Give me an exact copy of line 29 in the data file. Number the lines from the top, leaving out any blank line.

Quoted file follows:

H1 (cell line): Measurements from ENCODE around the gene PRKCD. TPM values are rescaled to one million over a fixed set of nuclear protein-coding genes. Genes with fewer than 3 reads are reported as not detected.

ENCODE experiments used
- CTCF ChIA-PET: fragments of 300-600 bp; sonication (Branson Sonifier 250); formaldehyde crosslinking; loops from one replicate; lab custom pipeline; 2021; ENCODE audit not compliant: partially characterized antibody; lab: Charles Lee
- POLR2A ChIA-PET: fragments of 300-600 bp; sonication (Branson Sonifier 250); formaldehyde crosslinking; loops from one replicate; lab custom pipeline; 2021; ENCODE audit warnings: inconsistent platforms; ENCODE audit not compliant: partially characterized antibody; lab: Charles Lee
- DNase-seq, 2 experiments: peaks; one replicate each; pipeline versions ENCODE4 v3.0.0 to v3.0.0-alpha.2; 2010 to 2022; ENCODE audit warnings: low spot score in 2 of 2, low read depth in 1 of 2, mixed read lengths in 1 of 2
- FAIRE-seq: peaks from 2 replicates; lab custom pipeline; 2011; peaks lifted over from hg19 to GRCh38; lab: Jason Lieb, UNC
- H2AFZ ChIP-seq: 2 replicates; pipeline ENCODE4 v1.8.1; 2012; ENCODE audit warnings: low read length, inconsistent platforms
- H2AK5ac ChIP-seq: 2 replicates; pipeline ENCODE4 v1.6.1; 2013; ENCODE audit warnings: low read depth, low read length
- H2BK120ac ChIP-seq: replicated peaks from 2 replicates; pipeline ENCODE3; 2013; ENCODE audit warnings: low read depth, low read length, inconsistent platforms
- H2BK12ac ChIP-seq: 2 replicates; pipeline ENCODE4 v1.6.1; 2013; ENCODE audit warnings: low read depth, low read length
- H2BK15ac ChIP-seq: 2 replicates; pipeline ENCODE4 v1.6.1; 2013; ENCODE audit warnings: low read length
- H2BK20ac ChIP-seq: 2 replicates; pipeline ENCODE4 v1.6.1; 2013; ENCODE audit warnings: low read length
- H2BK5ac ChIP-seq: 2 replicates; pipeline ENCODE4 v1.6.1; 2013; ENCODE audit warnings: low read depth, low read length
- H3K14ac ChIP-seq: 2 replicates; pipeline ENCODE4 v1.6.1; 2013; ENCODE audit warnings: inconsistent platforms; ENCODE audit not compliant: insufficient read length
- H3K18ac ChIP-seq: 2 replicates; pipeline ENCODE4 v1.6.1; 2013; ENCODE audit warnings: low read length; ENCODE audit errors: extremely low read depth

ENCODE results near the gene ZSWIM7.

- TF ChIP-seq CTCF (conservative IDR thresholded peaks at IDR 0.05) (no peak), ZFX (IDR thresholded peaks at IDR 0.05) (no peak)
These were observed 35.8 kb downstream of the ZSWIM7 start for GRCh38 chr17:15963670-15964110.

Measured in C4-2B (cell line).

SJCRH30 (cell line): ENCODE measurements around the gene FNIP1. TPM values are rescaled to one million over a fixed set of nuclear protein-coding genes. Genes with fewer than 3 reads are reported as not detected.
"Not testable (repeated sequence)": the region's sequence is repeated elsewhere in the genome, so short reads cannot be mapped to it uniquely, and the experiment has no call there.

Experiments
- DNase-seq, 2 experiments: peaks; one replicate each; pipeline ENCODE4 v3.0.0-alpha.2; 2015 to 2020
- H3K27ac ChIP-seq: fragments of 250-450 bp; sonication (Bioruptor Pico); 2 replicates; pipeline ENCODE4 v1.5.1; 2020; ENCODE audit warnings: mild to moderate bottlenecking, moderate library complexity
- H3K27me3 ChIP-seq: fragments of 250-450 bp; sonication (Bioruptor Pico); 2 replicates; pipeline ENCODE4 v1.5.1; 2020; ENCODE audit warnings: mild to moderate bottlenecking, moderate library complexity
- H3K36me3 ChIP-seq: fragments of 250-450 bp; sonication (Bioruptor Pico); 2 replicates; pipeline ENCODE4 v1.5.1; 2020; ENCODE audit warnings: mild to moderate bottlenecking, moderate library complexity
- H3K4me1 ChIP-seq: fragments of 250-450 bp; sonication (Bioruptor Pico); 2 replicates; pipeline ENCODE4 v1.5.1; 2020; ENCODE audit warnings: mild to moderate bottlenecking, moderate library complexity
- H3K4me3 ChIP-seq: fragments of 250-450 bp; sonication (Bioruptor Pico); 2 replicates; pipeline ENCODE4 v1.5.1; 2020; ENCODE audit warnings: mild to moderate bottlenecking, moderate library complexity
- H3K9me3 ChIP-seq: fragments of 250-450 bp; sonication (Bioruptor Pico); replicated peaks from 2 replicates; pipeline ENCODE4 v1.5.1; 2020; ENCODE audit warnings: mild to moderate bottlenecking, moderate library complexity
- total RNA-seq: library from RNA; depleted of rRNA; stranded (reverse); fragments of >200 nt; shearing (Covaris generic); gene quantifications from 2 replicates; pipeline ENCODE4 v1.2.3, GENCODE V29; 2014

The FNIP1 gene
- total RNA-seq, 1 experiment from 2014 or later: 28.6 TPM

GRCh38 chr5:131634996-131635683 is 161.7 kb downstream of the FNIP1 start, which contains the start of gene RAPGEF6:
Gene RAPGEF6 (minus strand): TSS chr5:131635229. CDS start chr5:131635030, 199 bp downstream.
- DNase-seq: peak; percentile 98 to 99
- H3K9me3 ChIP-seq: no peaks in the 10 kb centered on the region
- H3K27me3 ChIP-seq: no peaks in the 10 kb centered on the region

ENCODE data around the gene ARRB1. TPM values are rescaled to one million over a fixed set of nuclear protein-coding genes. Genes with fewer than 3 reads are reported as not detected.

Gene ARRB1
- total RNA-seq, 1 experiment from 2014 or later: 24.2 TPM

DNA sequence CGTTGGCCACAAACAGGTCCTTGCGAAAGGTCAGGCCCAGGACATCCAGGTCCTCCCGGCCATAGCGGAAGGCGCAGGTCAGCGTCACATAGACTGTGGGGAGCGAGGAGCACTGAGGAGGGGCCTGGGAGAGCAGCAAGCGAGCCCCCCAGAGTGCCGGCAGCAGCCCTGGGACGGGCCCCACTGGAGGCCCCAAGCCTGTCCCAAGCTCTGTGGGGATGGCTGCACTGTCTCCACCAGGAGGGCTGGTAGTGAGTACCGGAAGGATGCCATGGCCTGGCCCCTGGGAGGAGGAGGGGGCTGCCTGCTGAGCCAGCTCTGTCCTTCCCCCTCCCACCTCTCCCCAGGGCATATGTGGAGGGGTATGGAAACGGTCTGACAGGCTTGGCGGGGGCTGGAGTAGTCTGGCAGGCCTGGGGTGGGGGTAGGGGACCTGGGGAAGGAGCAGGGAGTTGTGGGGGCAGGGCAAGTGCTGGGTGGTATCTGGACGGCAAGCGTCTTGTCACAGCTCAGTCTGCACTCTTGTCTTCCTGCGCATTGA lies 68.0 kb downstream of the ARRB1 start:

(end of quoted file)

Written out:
- H3K9me3 ChIP-seq: fragments of 250-450 bp; sonication (Bioruptor Pico); replicated peaks from 2 replicates; pipeline ENCODE4 v1.5.1; 2020; ENCODE audit warnings: mild to moderate bottlenecking, moderate library complexity